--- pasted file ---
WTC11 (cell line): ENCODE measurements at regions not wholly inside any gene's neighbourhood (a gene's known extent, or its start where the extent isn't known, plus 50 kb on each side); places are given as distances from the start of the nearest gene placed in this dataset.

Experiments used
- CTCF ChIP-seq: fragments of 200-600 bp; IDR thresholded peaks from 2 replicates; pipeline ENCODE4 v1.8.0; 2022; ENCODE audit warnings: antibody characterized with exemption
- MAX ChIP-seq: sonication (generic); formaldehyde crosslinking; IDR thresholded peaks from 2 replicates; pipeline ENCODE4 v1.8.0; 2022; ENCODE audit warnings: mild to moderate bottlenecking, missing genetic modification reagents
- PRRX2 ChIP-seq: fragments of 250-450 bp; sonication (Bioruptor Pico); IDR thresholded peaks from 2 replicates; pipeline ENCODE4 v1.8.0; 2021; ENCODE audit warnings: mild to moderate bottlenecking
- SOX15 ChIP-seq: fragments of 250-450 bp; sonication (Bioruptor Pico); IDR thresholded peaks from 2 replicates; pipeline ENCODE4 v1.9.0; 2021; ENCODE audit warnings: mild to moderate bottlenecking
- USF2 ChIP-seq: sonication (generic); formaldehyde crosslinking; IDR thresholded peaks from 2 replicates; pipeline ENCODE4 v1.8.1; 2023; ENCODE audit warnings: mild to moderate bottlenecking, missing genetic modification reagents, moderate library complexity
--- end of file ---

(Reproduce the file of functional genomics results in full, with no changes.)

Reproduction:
WTC11 (cell line): ENCODE measurements at regions not wholly inside any gene's neighbourhood (a gene's known extent, or its start where the extent isn't known, plus 50 kb on each side); places are given as distances from the start of the nearest gene placed in this dataset.

Experiments used
- CTCF ChIP-seq: fragments of 200-600 bp; IDR thresholded peaks from 2 replicates; pipeline ENCODE4 v1.8.0; 2022; ENCODE audit warnings: antibody characterized with exemption
- MAX ChIP-seq: sonication (generic); formaldehyde crosslinking; IDR thresholded peaks from 2 replicates; pipeline ENCODE4 v1.8.0; 2022; ENCODE audit warnings: mild to moderate bottlenecking, missing genetic modification reagents
- PRRX2 ChIP-seq: fragments of 250-450 bp; sonication (Bioruptor Pico); IDR thresholded peaks from 2 replicates; pipeline ENCODE4 v1.8.0; 2021; ENCODE audit warnings: mild to moderate bottlenecking
- SOX15 ChIP-seq: fragments of 250-450 bp; sonication (Bioruptor Pico); IDR thresholded peaks from 2 replicates; pipeline ENCODE4 v1.9.0; 2021; ENCODE audit warnings: mild to moderate bottlenecking
- USF2 ChIP-seq: sonication (generic); formaldehyde crosslinking; IDR thresholded peaks from 2 replicates; pipeline ENCODE4 v1.8.1; 2023; ENCODE audit warnings: mild to moderate bottlenecking, missing genetic modification reagents, moderate library complexity